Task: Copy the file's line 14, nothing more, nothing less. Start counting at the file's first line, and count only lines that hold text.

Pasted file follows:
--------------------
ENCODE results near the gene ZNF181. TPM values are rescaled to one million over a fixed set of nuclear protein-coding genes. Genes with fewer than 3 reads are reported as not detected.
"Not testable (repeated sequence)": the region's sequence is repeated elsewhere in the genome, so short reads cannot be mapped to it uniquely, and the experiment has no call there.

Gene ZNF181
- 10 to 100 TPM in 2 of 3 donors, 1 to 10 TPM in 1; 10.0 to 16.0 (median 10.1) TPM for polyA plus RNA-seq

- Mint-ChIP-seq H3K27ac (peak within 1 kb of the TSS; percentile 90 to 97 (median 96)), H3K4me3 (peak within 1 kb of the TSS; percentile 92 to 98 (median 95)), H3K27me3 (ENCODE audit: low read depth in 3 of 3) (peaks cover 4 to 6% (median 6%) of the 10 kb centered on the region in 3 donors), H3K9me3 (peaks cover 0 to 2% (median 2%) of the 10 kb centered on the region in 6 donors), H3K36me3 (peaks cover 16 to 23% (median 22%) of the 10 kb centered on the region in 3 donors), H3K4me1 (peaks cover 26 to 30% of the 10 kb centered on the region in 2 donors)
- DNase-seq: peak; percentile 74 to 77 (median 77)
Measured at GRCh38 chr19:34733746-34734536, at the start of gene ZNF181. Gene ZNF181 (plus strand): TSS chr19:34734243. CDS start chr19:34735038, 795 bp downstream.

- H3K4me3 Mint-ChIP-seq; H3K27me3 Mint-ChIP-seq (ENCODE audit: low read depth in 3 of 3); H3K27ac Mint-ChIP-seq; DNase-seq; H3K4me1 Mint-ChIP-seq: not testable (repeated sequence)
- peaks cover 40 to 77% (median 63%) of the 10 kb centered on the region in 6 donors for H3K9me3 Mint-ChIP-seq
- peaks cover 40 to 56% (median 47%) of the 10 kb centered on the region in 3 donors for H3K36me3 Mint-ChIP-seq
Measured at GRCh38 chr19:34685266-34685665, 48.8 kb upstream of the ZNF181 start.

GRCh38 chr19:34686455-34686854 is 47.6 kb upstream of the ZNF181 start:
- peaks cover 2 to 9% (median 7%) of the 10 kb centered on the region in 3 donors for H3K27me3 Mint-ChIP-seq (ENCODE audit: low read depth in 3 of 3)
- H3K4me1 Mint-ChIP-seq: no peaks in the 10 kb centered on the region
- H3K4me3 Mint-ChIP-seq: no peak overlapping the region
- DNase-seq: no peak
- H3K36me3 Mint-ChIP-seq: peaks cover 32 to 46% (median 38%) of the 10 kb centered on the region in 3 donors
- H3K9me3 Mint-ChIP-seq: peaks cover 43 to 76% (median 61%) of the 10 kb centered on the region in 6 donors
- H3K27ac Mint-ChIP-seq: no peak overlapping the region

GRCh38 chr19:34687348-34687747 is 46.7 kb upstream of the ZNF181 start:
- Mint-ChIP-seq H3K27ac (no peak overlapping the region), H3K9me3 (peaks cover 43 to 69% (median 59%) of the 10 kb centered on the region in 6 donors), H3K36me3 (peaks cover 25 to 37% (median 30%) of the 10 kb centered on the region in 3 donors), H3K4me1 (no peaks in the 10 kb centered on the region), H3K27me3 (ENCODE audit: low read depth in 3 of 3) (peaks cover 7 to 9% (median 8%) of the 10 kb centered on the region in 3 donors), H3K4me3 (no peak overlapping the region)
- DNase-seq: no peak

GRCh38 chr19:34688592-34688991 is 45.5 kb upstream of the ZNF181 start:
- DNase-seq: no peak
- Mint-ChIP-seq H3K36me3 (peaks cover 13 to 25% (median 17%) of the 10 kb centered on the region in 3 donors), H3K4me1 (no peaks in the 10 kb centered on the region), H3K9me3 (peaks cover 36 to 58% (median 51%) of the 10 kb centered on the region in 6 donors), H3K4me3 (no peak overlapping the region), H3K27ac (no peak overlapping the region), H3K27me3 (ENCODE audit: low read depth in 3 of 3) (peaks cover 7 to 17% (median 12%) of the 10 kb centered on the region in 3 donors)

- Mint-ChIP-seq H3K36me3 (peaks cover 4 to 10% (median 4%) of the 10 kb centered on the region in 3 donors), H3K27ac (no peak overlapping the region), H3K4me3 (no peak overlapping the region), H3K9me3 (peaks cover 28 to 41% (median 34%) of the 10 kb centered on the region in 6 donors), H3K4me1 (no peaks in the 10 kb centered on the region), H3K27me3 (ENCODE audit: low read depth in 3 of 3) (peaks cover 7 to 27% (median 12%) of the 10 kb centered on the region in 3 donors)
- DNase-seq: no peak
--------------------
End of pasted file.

- H3K4me1 Mint-ChIP-seq: no peaks in the 10 kb centered on the region